4. The Golden Rule (Matthew 7:12)

“So in everything, do to others what you would have them do to you, for this sums up the Law and the Prophets.”

Are you noticing a pattern here? Turn the other cheek, don’t judge those who judge you, and treat others the way you would like to be treated—not necessarily the way they are treating you. These practices can help you deal with day-to-day homophobia, micro-aggressions, and persecution in a way that not only puts more positive energy out into the universe, but also fills you up with positive energy to replace the bad.

5. Love Thy Neighbor (Mark 12:31)

“‘Love your neighbor as yourself.’ There is no commandment greater than these.”

We’ve gone over loving your enemies, but it’s worth noting that Christianity is all about loving everyone—your friends, your enemies, and strangers you’ve never even met. When we think of love, it’s usually as a very powerful, profound feeling we only experience for our closest friends and family. The radical message of this passage is that we should love everyone. Every single person.

This kind of love takes an extremely open heart, something Borg writes about at length. For instance, he argues that “[t]he opening of the heart is the purpose of spirituality, of both our collective and individual practices….An open heart, compassion, and a passion for justice go together. An open heart feels the suffering and pain of the world and responds to it. Compassion and a passion for justice are the ethical impulse and imperative that go with an open heart.” Can you imagine what the world would look like if everyone loved everyone—if everyone’s hearts were this open? Holy smokes.

You’ll notice, too, that Borg points out how love and justice go hand in hand; according to Borg, justice is the “social form of love.” “To take the God of love and justice seriously,” Borg writes, “means to take justice seriously and to be aware that prolonged injustice has consequences.” Am I the only one who gets chills thinking about that idea?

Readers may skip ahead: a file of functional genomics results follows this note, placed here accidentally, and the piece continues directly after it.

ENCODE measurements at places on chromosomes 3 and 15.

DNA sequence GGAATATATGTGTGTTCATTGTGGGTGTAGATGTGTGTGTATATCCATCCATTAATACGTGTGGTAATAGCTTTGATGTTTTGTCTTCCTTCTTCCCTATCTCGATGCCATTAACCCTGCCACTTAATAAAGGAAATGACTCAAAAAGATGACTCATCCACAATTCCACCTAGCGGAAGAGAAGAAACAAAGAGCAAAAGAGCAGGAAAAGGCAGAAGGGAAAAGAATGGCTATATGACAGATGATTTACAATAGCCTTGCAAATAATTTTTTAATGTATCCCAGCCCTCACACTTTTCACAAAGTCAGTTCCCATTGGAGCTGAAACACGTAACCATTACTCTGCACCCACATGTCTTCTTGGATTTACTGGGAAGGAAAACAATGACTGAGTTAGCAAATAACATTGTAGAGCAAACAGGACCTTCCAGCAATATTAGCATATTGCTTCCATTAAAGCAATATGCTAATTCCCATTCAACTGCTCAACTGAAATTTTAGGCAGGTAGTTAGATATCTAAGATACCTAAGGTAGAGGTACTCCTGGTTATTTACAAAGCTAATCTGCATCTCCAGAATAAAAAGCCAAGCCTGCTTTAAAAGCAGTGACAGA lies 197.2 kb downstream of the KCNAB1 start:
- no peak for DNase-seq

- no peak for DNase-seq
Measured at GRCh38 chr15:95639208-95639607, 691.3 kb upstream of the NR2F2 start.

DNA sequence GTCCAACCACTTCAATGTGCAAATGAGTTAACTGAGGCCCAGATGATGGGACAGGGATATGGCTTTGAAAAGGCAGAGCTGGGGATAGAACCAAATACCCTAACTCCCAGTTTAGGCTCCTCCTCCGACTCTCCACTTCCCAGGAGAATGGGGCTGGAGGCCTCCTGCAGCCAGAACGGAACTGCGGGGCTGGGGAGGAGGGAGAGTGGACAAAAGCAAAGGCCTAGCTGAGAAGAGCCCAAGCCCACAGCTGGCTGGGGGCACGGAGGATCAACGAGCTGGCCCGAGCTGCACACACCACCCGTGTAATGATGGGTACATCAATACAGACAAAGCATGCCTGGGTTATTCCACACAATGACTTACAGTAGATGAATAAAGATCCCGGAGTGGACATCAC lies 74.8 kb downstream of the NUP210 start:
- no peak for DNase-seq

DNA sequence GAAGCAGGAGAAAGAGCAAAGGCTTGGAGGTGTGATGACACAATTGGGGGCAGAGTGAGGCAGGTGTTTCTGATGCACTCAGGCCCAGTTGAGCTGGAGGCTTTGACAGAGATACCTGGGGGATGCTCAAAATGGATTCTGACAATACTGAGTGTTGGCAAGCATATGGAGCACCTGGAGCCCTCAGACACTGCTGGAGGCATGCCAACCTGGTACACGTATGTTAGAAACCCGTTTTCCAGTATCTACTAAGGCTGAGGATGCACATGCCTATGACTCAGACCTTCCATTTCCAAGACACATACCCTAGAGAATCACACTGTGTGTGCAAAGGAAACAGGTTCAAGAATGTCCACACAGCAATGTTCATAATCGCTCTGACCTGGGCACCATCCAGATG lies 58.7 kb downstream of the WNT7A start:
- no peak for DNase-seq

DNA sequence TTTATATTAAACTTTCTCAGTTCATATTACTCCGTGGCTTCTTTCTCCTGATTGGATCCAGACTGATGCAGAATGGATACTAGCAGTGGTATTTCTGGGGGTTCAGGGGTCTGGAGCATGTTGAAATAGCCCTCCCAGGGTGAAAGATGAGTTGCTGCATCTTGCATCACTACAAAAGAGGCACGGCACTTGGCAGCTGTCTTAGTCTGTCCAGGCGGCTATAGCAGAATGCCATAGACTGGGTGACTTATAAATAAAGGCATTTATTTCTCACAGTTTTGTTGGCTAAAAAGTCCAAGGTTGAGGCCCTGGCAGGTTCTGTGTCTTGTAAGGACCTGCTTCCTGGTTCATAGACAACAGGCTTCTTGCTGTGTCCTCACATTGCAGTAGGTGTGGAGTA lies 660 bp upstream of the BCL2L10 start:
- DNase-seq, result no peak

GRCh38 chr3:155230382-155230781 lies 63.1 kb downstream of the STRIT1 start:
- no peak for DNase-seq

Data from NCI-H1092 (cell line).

6. Life vs. Afterlife (Mark 12:27)

“He is not the God of the dead, but of the living.”

This quote is one of my favorite statements attributed to Jesus. One of the biggest misconceptions of Christianity is that it’s all about doing good to get into heaven. In fact, Jesus was much more of a “social prophet” (in Borg’s words) focused on making day to day life on earth better for living people. As humans, we all have to do our best to make our world a better place before we leave it.

7. Radical inclusion (John 6:70-71)

“Then Jesus replied, ‘Have I not chosen you, the Twelve? Yet one of you is a devil!’ (He meant Judas, the son of Simon Iscariot, who, though one of the Twelve, was later to betray him.)”

Jesus didn’t just preach a message about loving your enemies—he practiced that concept, too. He let Judas hang around with him even though, according to this passage, he knew the guy would eventually betray him and become responsible for Jesus’s own death! And it wasn’t just frienemies that Jesus hung out with—he also hung out with tax collectors and prostitutes, among others. Borg writes that Jesus’s message “subverted the sharp social boundaries of his day. Its most visible public activity was its inclusive meal practice, often targeted by Jesus’ critics. He ate with the marginalized and outcasts. It was eating together as a simultaneously religious and political act done in the name of the Kingdom of God. The meal practice of Jesus affirmed that bread and inclusivity…is the Kingdom of God.”

8.  Haters gonna hate (John 7:6-7).

“Therefore Jesus told [his disciples], ‘My time is not yet here; for you any time will do. The world cannot hate you, but it hates me because I testify that its works are evil.’”

Lots of people follow Jesus’s teachings today, so it can be easy to forget how feared and even hated he was during his own time for the progressive ideas he taught about love, inclusion, and acceptance. He was simply way ahead of his time. Many LGBTQIA people have felt this way before—it’s comforting to know we’re in very good company.


For further reading, I highly recommend the works of Marcus Borg and/or The Queer Bible Commentary. You can also look up a Metropolitan Community Church near you, where you might find an LGBQIA Bible study. The United Church has many other great resources here. Good luck, and happy Easter!

Alyse Knorr is the author of two books of poems, Copper Mother (Switchback Books, forthcoming 2015) and Annotated Glass (Furniture Press Books, 2013), as well as the chapbook Alternates (dancing girl press, 2014). Her poems have appeared or are forthcoming in Denver Quarterly, Caketrain, ZYZZYVA, Drunken Boat, and The Southern Poetry Anthology, among others. She received her MFA in creative writing from George Mason University. She is a co-founder and co-editor of Gazing Grain Press, an inclusive feminist press, and teaches English at the University of Alaska Anchorage.